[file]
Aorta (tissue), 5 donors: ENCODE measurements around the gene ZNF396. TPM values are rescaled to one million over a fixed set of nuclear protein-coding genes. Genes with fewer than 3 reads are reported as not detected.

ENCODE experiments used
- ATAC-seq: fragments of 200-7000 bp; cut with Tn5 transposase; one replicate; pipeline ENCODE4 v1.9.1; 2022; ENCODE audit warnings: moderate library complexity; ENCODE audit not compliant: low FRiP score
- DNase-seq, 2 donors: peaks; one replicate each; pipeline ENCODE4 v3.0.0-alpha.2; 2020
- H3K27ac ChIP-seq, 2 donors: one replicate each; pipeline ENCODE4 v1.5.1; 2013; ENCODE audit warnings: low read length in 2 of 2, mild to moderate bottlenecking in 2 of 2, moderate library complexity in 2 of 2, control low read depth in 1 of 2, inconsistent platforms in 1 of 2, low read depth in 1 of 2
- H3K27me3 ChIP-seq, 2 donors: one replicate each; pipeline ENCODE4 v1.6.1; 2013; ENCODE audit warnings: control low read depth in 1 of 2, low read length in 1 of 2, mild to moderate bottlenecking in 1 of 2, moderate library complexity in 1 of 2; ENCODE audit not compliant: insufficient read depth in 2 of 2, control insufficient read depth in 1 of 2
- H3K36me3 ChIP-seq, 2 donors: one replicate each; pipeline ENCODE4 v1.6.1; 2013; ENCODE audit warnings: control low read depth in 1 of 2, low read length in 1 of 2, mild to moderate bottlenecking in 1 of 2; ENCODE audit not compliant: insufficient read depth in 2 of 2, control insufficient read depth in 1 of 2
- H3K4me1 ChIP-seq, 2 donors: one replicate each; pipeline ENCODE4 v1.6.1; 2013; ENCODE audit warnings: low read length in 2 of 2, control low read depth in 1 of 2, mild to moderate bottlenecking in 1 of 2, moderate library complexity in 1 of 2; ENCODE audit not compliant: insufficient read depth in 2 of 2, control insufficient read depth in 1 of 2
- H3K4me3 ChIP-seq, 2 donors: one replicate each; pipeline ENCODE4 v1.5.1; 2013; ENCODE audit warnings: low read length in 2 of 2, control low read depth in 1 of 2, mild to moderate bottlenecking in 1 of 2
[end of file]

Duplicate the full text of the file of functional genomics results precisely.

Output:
Aorta (tissue), 5 donors: ENCODE measurements around the gene ZNF396. TPM values are rescaled to one million over a fixed set of nuclear protein-coding genes. Genes with fewer than 3 reads are reported as not detected.

ENCODE experiments used
- ATAC-seq: fragments of 200-7000 bp; cut with Tn5 transposase; one replicate; pipeline ENCODE4 v1.9.1; 2022; ENCODE audit warnings: moderate library complexity; ENCODE audit not compliant: low FRiP score
- DNase-seq, 2 donors: peaks; one replicate each; pipeline ENCODE4 v3.0.0-alpha.2; 2020
- H3K27ac ChIP-seq, 2 donors: one replicate each; pipeline ENCODE4 v1.5.1; 2013; ENCODE audit warnings: low read length in 2 of 2, mild to moderate bottlenecking in 2 of 2, moderate library complexity in 2 of 2, control low read depth in 1 of 2, inconsistent platforms in 1 of 2, low read depth in 1 of 2
- H3K27me3 ChIP-seq, 2 donors: one replicate each; pipeline ENCODE4 v1.6.1; 2013; ENCODE audit warnings: control low read depth in 1 of 2, low read length in 1 of 2, mild to moderate bottlenecking in 1 of 2, moderate library complexity in 1 of 2; ENCODE audit not compliant: insufficient read depth in 2 of 2, control insufficient read depth in 1 of 2
- H3K36me3 ChIP-seq, 2 donors: one replicate each; pipeline ENCODE4 v1.6.1; 2013; ENCODE audit warnings: control low read depth in 1 of 2, low read length in 1 of 2, mild to moderate bottlenecking in 1 of 2; ENCODE audit not compliant: insufficient read depth in 2 of 2, control insufficient read depth in 1 of 2
- H3K4me1 ChIP-seq, 2 donors: one replicate each; pipeline ENCODE4 v1.6.1; 2013; ENCODE audit warnings: low read length in 2 of 2, control low read depth in 1 of 2, mild to moderate bottlenecking in 1 of 2, moderate library complexity in 1 of 2; ENCODE audit not compliant: insufficient read depth in 2 of 2, control insufficient read depth in 1 of 2
- H3K4me3 ChIP-seq, 2 donors: one replicate each; pipeline ENCODE4 v1.5.1; 2013; ENCODE audit warnings: low read length in 2 of 2, control low read depth in 1 of 2, mild to moderate bottlenecking in 1 of 2